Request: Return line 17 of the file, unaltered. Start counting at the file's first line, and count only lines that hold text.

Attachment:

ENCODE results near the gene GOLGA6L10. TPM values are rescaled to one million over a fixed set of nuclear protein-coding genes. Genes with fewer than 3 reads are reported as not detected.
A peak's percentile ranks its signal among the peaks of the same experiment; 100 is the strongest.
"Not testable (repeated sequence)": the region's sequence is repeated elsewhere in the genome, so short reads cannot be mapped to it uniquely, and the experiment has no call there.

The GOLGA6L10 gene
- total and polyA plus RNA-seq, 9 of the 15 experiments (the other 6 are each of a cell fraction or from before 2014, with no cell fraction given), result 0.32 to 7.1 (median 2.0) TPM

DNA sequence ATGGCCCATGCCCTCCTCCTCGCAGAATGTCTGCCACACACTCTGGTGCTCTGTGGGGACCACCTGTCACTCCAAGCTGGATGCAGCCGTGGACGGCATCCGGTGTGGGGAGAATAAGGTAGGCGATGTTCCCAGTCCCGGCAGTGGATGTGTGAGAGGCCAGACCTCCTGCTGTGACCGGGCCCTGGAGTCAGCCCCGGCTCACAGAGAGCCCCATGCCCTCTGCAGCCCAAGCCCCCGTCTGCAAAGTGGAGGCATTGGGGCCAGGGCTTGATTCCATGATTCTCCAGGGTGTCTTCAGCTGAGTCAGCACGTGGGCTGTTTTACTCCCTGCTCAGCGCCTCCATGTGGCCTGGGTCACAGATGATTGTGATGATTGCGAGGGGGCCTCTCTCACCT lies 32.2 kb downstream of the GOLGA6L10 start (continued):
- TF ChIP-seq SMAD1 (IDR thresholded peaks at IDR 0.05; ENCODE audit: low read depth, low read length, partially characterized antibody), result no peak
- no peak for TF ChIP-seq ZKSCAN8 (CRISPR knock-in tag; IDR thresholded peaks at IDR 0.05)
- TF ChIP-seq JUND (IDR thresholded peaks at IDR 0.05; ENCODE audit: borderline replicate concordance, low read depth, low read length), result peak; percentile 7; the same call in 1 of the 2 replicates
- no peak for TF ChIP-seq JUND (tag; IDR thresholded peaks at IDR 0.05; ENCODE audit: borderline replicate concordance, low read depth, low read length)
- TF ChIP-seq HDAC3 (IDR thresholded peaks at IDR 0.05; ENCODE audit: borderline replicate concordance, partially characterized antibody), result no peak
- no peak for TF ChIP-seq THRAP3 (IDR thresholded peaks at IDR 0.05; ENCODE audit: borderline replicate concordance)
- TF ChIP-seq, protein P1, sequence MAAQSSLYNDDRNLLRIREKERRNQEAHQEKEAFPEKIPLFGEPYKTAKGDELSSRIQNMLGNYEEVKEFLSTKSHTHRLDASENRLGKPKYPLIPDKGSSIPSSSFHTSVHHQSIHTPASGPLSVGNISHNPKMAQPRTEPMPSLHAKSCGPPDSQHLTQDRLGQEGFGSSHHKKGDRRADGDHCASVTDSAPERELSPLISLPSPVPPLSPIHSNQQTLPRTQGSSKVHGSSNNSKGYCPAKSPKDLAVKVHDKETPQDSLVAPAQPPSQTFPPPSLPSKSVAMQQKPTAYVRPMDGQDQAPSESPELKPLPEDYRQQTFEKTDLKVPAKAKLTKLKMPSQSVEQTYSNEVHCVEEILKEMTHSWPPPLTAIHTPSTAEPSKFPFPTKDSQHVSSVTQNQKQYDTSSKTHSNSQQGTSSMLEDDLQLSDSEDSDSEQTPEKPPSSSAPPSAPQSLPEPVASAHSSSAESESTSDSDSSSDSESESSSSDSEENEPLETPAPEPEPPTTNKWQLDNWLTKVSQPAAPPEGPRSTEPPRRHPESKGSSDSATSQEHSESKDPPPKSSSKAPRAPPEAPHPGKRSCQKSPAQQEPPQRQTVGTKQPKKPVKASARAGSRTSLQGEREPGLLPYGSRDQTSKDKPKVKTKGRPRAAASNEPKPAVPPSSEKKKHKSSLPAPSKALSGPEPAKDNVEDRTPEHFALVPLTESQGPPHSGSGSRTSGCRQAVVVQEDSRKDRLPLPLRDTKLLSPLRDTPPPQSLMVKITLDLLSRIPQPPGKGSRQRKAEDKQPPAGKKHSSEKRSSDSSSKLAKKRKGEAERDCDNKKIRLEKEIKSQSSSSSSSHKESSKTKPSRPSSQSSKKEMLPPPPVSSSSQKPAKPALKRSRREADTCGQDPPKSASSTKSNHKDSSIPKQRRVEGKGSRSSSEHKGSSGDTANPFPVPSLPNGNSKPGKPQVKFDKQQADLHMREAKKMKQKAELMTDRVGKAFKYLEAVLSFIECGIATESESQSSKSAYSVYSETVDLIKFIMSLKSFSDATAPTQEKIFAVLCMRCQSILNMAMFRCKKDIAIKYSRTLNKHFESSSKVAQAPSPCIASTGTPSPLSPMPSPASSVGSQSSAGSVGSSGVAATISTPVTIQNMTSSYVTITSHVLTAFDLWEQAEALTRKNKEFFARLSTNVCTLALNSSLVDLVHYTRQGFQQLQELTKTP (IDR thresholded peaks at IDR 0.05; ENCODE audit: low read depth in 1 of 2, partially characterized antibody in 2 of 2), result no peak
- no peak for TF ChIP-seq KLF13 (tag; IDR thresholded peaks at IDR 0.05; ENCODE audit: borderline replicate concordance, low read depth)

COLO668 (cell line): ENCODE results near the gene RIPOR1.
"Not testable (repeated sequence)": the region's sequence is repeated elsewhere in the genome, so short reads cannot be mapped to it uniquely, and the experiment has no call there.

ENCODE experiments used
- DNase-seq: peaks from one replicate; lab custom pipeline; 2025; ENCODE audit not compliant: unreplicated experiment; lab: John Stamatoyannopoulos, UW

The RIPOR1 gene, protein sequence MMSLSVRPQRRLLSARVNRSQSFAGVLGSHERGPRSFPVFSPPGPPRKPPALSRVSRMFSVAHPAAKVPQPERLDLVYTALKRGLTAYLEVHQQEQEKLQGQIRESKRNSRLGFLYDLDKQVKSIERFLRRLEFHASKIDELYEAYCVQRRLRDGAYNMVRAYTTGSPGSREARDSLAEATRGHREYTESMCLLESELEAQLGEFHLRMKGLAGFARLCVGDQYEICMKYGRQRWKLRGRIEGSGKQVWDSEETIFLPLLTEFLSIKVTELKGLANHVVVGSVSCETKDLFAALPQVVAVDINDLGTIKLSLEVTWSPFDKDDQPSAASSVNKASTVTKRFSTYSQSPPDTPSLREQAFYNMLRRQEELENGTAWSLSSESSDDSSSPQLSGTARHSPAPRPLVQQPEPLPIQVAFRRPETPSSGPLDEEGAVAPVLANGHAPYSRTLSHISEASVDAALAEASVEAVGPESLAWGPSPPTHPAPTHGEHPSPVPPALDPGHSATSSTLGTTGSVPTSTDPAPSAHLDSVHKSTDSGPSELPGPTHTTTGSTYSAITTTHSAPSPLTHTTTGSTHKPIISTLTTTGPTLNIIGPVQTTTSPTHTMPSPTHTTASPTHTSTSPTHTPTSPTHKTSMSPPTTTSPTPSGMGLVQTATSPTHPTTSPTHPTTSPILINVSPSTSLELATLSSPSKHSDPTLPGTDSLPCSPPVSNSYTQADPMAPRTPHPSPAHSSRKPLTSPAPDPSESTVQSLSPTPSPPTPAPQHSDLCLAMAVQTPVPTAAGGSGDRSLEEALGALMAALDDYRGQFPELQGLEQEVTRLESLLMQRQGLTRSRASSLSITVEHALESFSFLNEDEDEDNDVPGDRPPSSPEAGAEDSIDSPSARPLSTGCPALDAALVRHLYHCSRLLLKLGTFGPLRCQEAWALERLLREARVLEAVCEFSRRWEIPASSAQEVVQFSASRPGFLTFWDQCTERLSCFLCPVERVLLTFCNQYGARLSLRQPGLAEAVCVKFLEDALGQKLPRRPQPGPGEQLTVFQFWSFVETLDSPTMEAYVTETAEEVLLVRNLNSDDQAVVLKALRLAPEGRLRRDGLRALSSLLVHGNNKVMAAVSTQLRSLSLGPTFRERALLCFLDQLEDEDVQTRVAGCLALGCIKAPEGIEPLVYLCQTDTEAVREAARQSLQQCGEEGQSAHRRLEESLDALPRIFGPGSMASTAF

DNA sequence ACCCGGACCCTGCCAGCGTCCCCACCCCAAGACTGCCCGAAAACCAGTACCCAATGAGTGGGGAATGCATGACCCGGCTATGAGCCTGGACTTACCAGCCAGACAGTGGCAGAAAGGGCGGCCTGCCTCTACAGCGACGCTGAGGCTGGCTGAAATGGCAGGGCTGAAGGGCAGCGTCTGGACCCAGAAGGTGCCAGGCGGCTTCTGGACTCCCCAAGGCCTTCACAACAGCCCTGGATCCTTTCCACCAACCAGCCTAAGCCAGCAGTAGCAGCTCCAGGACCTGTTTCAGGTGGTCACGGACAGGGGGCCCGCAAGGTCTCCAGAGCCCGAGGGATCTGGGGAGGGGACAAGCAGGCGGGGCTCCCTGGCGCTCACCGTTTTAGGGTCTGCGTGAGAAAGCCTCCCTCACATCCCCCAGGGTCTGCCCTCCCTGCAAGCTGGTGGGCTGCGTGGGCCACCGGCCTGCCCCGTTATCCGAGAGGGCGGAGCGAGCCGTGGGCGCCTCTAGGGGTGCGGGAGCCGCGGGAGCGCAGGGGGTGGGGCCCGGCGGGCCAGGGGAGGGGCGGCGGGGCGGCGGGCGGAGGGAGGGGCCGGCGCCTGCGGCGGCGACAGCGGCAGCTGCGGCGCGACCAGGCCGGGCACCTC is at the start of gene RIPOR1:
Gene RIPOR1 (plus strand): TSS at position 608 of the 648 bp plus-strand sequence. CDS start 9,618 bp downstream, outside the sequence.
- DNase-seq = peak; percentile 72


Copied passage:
ENCODE experiments used